Yes. Although certain inconveniences are unavoidable, the project will be conducted as quickly, efficiently and safely as possible. During active construction, most of these beaches will remain open and available for the public to enjoy. An area of about 1,000 feet long is closed for two or three days while renourishment is in progress, but temporary beach access ramps will accommodate visitors to the beach. As soon as a section is built up, it is immediately re-opened.
The contractor works 24 hours a day, seven days a week during construction, usually completing up to 500 feet per day, barring mechanical or weather/sea condition delays. This means that active construction moves quickly and will only be in front of any building or area for two or three days.
“Both the Corps and our non-federal sponsors for this project, the City of North Myrtle Beach and Horry County, acknowledge that construction during the summer will cause temporary inconveniences to people using these stretches of beach for recreation,” said Wes Wilson, project manager. “However, beginning the construction project now enables the major, long-term benefits of protecting people and property from storm damage to be realized as soon as possible.”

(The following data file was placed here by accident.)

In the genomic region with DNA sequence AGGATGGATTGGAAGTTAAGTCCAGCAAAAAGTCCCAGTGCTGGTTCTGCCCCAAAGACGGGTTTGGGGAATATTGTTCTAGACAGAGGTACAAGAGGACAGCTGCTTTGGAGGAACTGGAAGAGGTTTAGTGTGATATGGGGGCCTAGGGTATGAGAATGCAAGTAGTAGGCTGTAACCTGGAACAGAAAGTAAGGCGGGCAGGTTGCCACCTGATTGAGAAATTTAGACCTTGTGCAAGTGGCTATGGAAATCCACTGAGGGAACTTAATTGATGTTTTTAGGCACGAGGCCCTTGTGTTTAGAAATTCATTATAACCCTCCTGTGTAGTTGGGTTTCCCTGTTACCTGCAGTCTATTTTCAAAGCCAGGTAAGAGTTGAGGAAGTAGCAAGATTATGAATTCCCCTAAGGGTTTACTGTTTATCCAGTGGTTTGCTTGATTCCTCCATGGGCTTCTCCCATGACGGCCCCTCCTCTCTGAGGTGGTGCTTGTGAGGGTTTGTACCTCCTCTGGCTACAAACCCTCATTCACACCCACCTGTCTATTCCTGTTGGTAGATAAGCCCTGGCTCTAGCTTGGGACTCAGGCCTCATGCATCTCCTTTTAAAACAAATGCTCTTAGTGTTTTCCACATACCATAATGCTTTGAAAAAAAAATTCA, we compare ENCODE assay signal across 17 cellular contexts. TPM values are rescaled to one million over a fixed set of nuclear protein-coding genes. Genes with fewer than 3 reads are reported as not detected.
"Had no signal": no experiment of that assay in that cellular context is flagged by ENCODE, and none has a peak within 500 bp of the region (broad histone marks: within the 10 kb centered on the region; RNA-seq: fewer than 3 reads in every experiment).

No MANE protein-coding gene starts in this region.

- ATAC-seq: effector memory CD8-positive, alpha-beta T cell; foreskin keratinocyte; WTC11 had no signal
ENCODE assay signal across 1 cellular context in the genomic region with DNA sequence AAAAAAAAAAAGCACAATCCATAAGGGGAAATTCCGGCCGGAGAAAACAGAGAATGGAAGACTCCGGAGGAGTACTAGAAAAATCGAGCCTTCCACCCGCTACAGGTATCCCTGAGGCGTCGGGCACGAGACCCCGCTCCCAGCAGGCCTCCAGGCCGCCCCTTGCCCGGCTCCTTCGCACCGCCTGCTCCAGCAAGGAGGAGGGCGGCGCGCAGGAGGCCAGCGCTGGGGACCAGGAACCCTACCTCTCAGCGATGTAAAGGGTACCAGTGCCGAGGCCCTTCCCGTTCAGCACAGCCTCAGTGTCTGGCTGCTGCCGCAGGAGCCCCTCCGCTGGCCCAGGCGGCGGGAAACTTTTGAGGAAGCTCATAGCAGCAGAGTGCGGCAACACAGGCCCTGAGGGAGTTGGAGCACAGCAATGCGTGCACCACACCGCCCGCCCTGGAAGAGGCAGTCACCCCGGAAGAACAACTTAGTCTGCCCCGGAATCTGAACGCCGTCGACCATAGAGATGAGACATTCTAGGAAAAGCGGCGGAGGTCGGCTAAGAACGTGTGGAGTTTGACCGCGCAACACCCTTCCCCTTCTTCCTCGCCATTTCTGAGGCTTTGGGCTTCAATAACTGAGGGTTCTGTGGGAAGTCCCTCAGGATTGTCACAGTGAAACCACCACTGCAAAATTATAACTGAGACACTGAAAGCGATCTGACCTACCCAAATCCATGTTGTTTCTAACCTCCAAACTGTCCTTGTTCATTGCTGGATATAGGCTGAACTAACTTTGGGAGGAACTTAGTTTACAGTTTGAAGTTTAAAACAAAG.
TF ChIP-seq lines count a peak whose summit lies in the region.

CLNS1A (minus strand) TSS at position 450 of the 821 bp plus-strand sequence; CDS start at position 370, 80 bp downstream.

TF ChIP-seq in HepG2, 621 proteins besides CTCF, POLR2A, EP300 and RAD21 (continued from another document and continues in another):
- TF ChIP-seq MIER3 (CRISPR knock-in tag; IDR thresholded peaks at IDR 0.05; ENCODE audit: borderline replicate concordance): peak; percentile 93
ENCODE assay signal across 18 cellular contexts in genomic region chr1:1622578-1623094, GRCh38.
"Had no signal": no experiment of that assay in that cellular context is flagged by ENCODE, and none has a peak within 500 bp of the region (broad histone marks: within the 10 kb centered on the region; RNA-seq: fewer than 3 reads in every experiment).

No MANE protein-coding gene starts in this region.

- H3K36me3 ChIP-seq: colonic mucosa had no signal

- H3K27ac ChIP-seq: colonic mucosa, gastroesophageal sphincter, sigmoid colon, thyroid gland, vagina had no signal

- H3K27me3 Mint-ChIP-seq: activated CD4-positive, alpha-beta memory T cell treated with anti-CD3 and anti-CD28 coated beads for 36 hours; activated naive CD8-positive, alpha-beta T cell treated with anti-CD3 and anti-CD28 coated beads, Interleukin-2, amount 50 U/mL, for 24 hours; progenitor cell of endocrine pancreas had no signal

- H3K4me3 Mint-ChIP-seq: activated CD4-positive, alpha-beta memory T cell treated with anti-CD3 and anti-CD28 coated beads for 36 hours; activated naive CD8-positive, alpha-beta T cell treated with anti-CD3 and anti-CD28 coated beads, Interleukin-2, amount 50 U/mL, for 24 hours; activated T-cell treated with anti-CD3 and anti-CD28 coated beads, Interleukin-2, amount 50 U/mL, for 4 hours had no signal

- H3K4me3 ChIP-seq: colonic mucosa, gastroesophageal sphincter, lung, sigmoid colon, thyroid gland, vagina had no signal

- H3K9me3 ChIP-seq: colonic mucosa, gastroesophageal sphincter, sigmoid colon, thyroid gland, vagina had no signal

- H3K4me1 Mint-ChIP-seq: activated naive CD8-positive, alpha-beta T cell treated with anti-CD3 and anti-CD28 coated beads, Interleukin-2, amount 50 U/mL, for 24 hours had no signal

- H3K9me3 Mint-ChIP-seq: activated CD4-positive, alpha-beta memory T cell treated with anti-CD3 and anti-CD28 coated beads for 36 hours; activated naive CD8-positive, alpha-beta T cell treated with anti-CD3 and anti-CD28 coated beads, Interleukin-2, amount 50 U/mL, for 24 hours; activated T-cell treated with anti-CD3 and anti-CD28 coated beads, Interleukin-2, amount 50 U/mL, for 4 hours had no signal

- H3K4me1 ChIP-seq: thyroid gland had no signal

Even then, the area fenced off is usually about 1,000 feet long, so it's easy to go around the active construction area. Pipelines running along the beach outside of the fenced area can safely be crossed where the contractor places crossover sand ramps over the pipes. The public should keep away from lines and only cross them at the sand crossovers.
The public can track the progress of the project on a real-time basis, including where the temporary closure will take place, with an interactive map created by the U.S. Army Corps of Engineers.
The project is permitted for and will be constructed, 24 hours a day, seven (7) days a week
The back-up alarms cannot be turned off. The alarms are a safety device required by federal law to protect people from being hit by machinery when the driver is unable to see directly behind his equipment.